New A-level projects could rescue exams
Extended projects being introduced to accompany A-levels from September could help rescue secondary education from being narrow and outdated, according to a leading international academic.
Niall Ferguson, a professor of history at Harvard University and senior research fellow at Jesus College, Oxford, was harshly critical of A-levels, urging schools to consider the International Baccalaureate.
"I can think of no worse preparation for an undergraduate career at Harvard than a typical English secondary education and part of that is the tyranny of A-levels," he told a conference on extended projects held by Rugby School, Warwickshire.
Teachers should welcome the new projects with open arms, because they could mark the start of a "paradigm shift" away from secondary education's fixation with testing a narrow curriculum.
"One of the beauties of the extended project is to pull the English system away from what has become an anachronistic preoccupation with a particular kind of examination that does not really work," said Professor Ferguson.
Concerns that they would be open to plagiarism could be overcome if schools invested in marking software and taught students to behave morally, he said.
The projects will be an optional addition to A-levels (see panel, above right) but a compulsory part of the new 14-19 diplomas, which also start in September. But Professor Ferguson said the diplomas were not designed for teenagers intending to go to university.
He praised schools and universities in the United States for making students study a wide range of subjects. English educationists were too parochial, he said.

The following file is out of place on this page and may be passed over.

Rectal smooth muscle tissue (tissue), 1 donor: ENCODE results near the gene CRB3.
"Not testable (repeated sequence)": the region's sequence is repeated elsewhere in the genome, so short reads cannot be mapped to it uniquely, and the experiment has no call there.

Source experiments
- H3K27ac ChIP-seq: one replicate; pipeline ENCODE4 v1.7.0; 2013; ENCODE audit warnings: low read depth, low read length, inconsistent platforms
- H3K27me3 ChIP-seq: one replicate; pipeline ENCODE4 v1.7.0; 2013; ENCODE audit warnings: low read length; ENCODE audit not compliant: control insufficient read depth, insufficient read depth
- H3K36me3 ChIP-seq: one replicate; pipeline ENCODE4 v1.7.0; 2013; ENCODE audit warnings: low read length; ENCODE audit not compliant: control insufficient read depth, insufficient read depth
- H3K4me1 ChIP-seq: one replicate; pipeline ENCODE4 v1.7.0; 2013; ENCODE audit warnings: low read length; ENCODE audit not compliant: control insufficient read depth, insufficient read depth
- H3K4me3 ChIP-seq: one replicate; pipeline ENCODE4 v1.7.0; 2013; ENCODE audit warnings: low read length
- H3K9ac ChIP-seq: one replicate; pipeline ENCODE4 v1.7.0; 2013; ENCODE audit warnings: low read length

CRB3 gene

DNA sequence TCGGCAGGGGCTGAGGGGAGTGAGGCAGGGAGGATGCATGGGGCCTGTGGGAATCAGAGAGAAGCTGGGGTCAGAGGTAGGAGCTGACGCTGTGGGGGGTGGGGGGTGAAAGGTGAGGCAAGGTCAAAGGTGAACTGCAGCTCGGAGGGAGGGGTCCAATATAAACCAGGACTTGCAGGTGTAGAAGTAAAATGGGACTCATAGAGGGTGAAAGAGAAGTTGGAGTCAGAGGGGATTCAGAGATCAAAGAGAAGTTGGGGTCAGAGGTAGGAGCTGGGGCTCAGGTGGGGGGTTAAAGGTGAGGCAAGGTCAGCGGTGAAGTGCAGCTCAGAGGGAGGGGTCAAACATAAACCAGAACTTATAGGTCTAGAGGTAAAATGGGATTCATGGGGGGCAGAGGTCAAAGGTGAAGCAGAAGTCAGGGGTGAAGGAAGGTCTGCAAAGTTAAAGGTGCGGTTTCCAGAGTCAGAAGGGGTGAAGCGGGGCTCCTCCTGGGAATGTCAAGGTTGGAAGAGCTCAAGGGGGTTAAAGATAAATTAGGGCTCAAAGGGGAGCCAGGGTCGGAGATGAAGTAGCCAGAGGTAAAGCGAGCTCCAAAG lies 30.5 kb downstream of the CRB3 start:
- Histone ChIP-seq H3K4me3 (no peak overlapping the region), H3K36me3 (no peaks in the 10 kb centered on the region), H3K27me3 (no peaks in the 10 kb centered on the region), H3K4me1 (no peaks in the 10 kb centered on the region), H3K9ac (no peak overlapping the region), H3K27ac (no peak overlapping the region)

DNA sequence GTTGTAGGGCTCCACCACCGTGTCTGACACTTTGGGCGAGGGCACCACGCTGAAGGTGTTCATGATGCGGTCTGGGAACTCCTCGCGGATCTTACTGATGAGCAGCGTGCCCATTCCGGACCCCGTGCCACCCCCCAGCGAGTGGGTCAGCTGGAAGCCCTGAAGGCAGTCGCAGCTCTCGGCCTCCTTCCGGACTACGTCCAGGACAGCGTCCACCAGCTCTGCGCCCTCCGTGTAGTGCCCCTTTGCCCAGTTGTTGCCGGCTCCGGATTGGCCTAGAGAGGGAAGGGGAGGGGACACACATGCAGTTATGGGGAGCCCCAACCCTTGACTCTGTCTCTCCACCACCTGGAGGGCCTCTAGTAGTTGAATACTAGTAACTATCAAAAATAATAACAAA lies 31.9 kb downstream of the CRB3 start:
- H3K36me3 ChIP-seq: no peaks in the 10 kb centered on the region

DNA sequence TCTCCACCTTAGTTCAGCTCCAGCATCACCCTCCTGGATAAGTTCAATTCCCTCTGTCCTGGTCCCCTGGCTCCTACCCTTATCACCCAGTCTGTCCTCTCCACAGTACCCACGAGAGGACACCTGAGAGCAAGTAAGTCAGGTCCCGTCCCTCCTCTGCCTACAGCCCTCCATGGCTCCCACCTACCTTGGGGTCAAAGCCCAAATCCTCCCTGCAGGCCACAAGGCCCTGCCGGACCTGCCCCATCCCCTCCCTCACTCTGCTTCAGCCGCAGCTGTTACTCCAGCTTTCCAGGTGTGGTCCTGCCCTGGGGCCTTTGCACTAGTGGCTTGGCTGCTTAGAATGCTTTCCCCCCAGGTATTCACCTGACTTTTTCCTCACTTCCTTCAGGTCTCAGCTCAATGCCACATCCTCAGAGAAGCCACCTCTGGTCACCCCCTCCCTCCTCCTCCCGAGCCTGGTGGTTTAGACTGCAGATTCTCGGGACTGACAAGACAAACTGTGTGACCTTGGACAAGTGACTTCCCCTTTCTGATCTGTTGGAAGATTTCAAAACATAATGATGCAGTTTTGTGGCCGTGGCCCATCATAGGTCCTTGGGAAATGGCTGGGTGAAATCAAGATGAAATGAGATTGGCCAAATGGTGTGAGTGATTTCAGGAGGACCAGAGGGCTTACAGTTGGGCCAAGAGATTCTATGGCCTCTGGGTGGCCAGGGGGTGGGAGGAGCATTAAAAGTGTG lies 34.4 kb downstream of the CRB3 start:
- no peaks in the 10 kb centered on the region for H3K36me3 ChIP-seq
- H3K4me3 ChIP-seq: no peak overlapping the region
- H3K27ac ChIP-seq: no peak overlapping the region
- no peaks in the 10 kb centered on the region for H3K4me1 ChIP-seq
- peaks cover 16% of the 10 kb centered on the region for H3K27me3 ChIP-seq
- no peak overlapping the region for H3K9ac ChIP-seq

"Other countries teach more broadly. I don't think the way that we proceed is defensible any more," he said. "Testing can't be the dominant model on which our schools are based. If we look exclusively at a school's results the entire process becomes fatally flawed."
Professor Ferguson recommended the International Baccalaureate. He said it was right to test pupils under exam conditions, but added that the only progress tests really needed were at 11. He compared target-setting culture in English schools with the planned economy of the old Soviet Union.
"The systems are demonstrably dysfunctional, with the decisions of the planners being skewed by inadequate information and their own ideological views," he said.
Michael Reiss, director of education at the Royal Society, told the conference that schools had been encouraged to spend too much time focusing on students on the CD grade borderline to improve league table positions at the expense of developing the most able.
He said many of the levers the Department for Children, Schools and Families are pulling to increase attainment are having the opposite effect on pupil engagement.
A department spokesman said: "Our qualifications strategy offers young people three very clear routes through A-levels, diplomas and the International Baccalaureate. Each has broad support."